period the organization was not generally subject to income taxation. Id. The Service has learned that some BCBS organizations are claiming annual or periodic loss deductions under § 165 of the Code with respect to certain intangible assets, including customer lists, provider networks, and workforce in place using the fair market value basis provided under § 1012(c)(3)(A)(ii) of the Act for purposes of determining gain or loss. For example, some BCBS organizations are claiming loss deductions in the year in which a customer terminates its relationship with the BCBS plan, on the theory that each customer relationship is a separate asset for federal income tax purposes. The Service believes that BCBS organizations are not entitled to these loss deductions. In addition to carefully scrutinizing the valuations obtained for the assets at issue, the Service will challenge the loss deductions under various theories, as appropriate, including the following:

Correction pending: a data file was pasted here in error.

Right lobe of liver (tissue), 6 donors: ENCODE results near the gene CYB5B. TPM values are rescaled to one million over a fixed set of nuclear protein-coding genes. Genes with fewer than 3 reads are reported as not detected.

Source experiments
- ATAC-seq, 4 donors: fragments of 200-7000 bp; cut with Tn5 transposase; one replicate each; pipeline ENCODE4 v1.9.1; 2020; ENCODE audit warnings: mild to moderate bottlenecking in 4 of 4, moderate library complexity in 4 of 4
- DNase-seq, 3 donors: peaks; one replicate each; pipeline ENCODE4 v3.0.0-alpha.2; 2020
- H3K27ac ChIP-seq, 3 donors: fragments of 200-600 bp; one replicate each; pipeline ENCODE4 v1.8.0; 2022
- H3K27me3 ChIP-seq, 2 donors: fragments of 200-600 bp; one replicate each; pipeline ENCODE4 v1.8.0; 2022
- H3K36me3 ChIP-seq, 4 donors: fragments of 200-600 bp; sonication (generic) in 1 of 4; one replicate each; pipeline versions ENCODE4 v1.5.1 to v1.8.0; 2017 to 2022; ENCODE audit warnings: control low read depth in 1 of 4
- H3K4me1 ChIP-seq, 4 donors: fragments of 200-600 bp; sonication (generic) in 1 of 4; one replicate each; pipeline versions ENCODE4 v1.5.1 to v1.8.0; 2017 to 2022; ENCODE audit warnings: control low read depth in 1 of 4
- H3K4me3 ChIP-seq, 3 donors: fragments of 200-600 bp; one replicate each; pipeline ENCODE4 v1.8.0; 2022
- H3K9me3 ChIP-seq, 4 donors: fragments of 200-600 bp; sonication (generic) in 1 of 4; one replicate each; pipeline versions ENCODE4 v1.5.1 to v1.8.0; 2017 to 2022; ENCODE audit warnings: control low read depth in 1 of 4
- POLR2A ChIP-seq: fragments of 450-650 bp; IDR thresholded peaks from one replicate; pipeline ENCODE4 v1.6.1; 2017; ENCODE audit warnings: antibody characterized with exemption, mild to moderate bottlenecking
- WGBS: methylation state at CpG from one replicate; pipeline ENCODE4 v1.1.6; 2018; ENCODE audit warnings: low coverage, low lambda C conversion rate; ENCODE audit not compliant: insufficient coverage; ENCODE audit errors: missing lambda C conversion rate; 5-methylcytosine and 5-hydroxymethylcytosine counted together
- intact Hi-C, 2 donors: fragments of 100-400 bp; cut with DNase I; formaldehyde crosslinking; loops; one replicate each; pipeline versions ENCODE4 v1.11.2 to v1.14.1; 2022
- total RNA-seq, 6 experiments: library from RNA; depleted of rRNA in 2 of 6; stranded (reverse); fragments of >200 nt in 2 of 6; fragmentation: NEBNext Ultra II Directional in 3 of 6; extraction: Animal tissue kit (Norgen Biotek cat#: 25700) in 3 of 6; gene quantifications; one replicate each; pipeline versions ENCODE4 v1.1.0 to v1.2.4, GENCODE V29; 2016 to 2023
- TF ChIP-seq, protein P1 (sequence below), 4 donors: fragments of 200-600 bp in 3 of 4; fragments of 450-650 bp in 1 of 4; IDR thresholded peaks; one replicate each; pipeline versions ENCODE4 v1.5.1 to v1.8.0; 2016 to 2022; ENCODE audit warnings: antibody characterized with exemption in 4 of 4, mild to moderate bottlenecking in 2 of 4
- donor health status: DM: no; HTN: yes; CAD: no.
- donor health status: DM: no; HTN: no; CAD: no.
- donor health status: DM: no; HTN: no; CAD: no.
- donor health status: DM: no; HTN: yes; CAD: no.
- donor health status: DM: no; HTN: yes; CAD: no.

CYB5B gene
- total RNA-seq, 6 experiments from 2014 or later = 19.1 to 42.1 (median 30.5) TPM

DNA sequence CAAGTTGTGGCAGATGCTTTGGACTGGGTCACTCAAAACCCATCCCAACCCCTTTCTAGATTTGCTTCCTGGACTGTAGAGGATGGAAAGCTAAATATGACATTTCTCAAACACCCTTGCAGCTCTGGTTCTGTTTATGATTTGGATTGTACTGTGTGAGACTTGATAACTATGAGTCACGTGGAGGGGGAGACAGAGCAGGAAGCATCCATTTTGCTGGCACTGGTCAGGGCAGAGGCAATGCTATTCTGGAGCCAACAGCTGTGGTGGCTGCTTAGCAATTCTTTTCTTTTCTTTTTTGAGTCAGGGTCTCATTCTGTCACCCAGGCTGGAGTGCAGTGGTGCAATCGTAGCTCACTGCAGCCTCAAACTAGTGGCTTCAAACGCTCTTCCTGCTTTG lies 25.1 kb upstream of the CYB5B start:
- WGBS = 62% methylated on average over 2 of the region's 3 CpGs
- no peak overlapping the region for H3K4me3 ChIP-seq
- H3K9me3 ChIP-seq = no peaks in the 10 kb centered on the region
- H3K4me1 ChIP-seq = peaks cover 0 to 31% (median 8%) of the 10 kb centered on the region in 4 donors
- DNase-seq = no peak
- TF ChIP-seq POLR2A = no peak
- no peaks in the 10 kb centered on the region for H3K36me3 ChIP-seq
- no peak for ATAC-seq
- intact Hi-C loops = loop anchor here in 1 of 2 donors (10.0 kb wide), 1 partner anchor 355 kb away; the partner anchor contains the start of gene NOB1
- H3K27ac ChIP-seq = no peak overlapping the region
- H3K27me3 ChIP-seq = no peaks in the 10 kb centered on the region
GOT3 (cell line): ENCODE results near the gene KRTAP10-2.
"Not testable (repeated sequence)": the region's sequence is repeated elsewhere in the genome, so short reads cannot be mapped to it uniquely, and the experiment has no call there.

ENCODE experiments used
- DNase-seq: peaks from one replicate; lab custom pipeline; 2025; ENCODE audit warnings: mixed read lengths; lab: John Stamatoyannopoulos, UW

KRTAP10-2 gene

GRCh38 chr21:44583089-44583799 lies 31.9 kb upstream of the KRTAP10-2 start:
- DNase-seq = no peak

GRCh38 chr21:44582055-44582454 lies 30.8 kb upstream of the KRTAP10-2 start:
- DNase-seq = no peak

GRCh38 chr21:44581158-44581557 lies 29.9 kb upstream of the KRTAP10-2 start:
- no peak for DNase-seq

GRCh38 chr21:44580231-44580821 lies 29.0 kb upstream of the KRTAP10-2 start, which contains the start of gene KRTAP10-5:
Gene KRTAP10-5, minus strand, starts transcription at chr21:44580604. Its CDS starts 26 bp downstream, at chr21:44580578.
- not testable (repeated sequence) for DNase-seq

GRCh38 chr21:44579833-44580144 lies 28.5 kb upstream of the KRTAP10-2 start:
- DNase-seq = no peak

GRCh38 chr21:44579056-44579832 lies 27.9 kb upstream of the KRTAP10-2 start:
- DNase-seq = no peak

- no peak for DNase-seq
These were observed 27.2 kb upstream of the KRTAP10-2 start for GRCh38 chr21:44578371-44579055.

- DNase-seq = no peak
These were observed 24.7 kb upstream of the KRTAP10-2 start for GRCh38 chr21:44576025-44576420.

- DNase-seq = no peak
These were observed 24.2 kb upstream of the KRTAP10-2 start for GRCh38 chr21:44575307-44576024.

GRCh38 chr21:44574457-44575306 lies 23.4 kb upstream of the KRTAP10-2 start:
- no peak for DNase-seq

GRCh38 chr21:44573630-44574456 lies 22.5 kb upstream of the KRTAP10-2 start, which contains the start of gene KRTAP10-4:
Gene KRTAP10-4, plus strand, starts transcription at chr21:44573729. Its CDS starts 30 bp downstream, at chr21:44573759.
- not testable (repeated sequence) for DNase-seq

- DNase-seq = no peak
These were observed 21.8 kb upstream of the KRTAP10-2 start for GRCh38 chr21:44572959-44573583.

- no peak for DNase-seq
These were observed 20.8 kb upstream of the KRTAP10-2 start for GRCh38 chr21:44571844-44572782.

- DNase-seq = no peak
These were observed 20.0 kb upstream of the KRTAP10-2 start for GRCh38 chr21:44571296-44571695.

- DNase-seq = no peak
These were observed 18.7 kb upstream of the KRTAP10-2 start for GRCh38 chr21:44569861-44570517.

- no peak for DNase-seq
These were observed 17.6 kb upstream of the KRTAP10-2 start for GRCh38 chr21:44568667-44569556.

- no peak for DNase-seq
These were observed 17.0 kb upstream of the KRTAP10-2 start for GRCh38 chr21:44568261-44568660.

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These individual customer, provider, or employee contracts or relationships are not separate assets. The Supreme Court’s decision in Newark Morning Ledger Co. v. United States, 507 U.S. 546 (1993), did not disturb earlier authority denying current loss deductions upon the termination of an individual customer, provider, or employee contract or relationship or similar component of a single asset. See, e.g., Golden State Towel and Linen Service v. United States, 373 F.2d 938 (Ct. Cl. 1967). In Newark Morning Ledger, the Supreme Court cited Golden State Towel with approval.